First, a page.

Pink full moon, Lyrid meteor shower peak: What to expect this week

It’s time to welcome spring’s colorful moon.

April’s full moon, called the Pink Moon, will be visible starting Monday (April 22) through Wednesday (April 24). According to NASA, it will peak Tuesday at 7:49 p.m. ET (6:49 p.m. CT). It will appear completely full for about three days around this time, from Monday morning to Thursday morning. The full moon will coincide with the Lyrid meteor shower that peaks in the late evening of April 21 until dawn on April 22.

Pink Moon

This month’s full moon won’t actually be pink. Instead, according to the Farmer’s Almanac, the name comes from tribes in the northeastern U.S. in reference to the herb moss pink, also known as creeping phlox, moss phlox or mountain phlox, one of the earliest widespread flowers of spring. Other names for the moon include the Sprouting Grass Moon, the Egg Moon, and among coastal tribes the Fish Moon, as this was when the shad swam upstream to spawn.

This is also the Pesach or Passover Moon. In the Hebrew calendar, this full moon is in the middle of Nisan, with Pesach or Passover beginning on the 15th day of Nisan. Pesach or Passover begins at sundown on Monday, April 22, and ends at nightfall on April 30, 2024. The Seder feasts are on the first two evenings of Passover.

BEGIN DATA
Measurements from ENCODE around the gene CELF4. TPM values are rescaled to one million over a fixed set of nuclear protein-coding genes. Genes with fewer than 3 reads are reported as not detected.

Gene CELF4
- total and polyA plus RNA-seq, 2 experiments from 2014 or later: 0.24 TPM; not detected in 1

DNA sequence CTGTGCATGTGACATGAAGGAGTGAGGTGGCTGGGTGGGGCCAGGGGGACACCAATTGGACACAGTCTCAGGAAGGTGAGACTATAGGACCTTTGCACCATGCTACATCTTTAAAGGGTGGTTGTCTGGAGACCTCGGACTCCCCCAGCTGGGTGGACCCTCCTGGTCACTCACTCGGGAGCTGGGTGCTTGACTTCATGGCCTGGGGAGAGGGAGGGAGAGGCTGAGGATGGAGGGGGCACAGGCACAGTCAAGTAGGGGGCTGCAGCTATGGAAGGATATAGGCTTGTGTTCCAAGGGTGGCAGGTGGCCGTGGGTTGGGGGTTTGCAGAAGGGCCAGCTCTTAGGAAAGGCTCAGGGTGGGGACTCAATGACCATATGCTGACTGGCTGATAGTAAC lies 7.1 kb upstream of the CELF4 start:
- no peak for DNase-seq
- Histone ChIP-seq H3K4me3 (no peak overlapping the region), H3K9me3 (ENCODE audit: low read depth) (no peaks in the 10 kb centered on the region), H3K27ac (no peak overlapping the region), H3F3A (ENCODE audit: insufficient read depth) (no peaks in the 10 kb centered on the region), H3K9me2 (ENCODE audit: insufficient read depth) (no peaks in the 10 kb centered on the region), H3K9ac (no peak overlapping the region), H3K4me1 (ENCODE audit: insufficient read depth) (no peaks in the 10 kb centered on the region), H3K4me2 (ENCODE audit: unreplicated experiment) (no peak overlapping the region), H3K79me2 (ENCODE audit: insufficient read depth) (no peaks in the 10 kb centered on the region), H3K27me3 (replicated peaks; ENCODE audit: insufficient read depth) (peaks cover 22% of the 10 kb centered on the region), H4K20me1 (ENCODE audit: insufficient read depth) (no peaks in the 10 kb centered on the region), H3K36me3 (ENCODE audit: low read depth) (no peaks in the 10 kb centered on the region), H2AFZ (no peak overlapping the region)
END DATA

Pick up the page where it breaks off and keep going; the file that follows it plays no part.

Lyrid Meteor Shower

Lyrids is one of the world’s oldest-known meteor showers, having been observed for 2,700 years. The first recorded sighting of the Lyrids goes back to 687 BC when the fireballs were documented by the Chinese.

According to NASA, the Lyrids are known for their fast and bright meteors and though they aren’t as speedy or plentiful as the famous Perseids in August, they are capable of as many as 100 meteors per hour. In general, however, you can expect between 10-20 meteors per hour during the shower’s peak, though the full moon could interfere with the viewing.

Lyrids originate from pieces of space debris from the comet C/1861 G1 Thatcher, first discovered in 1861. Meteors are produced by leftover comet particles and bits from broken asteroids. When comets come around the sun, they leave a dusty trail behind them and, every year, the Earth passes through the debris, which allows the bits to collide with the atmosphere where they disintegrate to create fiery and colorful streaks in the sky.

How to view

Lyrids are best viewed in the Northern Hemisphere during the dark hours – after the moon has set and before dawn. You should find an area well away from city lights or street lights and be prepared with a sleeping bag, blanket or lawn chair. Lie flat on your back with your feet facing east and look up, taking in as much of the sky as possible. After about 30 minutes in the dark, your eyes will adapt and you will begin to see meteors.

Be patient – the show will last until dawn, so you have plenty of time to catch a glimpse, NASA said.

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